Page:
I got distracted while making the image, so there are two 6’s 🙂 Always keep rags handy in your kit, often things the dusted before pricing and you may need it to tidy up your booth when repricing.

 keep extra hooks and cleaning supplies handy

7. Coarse Thread Drywall Screws

If you are allowed to screw into your backdrop, Coarse Thread Drywall Screws are essential for hanging and rehanging various items. Drywall screws are my go-to screw- these will screw in without pre-drilled holes into most surfaces and hold tight in drywall, plywood, lumber, or peg board. (Just be smart about weights, and always use studs for heavy loads!) I keep 10-12 in the bottom of my flea market tote, the ability to add an extra hook is priceless when refreshing my booth.

8. String.

See above. Basically, I recommend keeping a couple kinds of string and jute in your case. Jute is more helpful for us together while while string is great for hanging price tags.

9. Heavy Duty Packing tape

Keep a small roll of Heavy Duty Packing tape handy. Don’t go for the cheap stuff here, especially in a booth you don’t maintain often- the name-brand heavy duty tape works well for several purposes: 1. reattaching price stickers that aren’t staying attached (weak adhesive on some stickers doesn’t work well with some vintage surfaces like wood, fabric, or rusted metal.) 2. Sealing and resealing clear bags semi-permanently. 3. Hanging signs.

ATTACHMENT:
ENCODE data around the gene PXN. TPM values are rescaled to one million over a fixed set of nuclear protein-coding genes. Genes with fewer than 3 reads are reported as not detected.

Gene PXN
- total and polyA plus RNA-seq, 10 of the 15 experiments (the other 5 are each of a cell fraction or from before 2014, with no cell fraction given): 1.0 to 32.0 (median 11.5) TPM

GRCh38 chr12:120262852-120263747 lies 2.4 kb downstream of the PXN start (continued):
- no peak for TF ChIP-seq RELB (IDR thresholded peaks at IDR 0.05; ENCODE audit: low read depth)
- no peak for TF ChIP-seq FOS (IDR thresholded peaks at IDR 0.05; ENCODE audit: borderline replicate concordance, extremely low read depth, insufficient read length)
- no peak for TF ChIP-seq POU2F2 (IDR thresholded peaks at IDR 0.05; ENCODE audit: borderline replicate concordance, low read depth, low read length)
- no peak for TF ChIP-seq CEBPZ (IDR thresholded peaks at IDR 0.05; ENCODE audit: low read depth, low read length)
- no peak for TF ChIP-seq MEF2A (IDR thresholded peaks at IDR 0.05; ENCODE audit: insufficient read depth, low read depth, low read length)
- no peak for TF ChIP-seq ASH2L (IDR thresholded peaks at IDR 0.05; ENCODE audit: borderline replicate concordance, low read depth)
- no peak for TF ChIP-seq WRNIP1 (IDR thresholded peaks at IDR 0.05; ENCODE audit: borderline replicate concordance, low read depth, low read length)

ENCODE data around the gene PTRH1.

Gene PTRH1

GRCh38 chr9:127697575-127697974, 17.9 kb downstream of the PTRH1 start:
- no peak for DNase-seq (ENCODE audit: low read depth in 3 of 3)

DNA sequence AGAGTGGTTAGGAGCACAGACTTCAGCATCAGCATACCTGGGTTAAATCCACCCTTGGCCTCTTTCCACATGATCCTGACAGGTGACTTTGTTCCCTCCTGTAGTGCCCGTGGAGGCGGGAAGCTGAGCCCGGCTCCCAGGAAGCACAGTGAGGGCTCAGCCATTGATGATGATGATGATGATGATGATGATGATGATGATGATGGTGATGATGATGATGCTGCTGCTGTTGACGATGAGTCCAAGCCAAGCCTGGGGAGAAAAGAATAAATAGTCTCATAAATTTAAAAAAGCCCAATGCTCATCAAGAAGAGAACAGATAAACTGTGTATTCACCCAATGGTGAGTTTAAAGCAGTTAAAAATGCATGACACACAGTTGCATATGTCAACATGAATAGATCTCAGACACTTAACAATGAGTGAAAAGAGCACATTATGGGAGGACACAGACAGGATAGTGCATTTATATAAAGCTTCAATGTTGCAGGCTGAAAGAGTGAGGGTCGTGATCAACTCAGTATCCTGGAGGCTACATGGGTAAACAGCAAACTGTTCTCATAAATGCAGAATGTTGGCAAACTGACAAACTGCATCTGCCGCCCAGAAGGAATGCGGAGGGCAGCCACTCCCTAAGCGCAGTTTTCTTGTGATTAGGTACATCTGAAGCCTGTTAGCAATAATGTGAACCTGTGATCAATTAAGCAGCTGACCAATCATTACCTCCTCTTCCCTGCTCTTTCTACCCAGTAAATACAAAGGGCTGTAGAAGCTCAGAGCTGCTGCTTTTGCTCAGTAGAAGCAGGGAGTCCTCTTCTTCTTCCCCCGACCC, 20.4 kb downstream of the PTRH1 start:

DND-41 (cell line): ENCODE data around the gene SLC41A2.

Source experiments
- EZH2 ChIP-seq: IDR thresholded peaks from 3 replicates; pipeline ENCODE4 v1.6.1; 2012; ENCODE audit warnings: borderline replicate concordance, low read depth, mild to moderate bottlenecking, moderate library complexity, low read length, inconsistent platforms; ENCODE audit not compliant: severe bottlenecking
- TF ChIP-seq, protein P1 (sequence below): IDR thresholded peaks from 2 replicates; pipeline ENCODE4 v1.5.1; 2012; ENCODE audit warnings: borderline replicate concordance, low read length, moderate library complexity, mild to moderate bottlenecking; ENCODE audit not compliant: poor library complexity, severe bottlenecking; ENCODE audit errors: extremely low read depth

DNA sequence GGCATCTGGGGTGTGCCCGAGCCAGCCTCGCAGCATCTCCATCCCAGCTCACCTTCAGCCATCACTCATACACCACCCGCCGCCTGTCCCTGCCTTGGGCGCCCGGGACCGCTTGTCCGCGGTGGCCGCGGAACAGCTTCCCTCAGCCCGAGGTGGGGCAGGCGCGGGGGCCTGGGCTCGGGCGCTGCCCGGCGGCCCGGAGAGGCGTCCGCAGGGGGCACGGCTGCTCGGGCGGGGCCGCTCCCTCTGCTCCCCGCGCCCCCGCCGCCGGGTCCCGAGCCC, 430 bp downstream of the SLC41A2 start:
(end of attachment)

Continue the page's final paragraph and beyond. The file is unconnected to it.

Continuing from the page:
flea market booth kit

10. Rubber Bands.

Always essential, and you’ll never know when you need them, you probably don’t need a box, but keep a bundle in your kit.

11. Golf towel hooks or Shower Curtain Hooks.

These are actually just lightweight versions of Shower Curtain Hooks, but for some reason, I’ve been able to find them priced a bit cheaper when they are labeled as golf towel hooks. I love having these hooks in my booth because they are a fraction of the price of peg hooks and work for a number of purposes. They can collect items together and a lot such as hardware any group of things that have holes, but they also work well for hanging linens or for piercing through a plastic bag to hang, and hanging framed art. Then hang well from screws, peg hooks, or, bent quickly from a C shape to an S shape, directly on pegboard.

A cluster of inexpensive wire shower curtain hooks used to hang products in a flea market booth.

NOT PICTURED (but important)

12. Scissors

Scissors A good pair of scissors is a must have for repricing, cutting new tags, removing string tags, etc.

13. Price Tagging Gun

At around $10 for a tagging gun and 1200 fasteners, a Price Tagging Gun is the best investment I ever made in my flea market booth (worth noting if you are also a crafter- tagging guns make the basting part of a sewing project 80% faster).

Using squares of cardstock, a tagging gun can simultaneously punch a hole in the cardstock and attach it securely to items that are fabric/textile, have cardboard packaging, or that have eyelets or small holes.

A tagging gun is one of the best investments you can make in your flea market booth
A tagging gun is one of the best investments you can make in your flea market booth

14. Stapler

Keep a compact stapler in your caddy for repricing. I recommend stapling a new pricetag over an old pricetag when lowering prices on items that haven’t sold. This method is faster and allows the customer to still see the old price tag- letting them feel like they are getting a great deal.

15. Peg Hooks

– Most flea markets sell these on site, for vendors, but don’t get stuck with their high prices. Order in advance (more than you think you’ll need) and always keep 6-8 extras in your caddy.

Final Thoughts

With this basic kit you can reduce your time spent pricing items for your flea market booth and increase profit. I’d love to hear how this simple list works for you, or what items you find are essential in your own fleamarket pricing toolkit.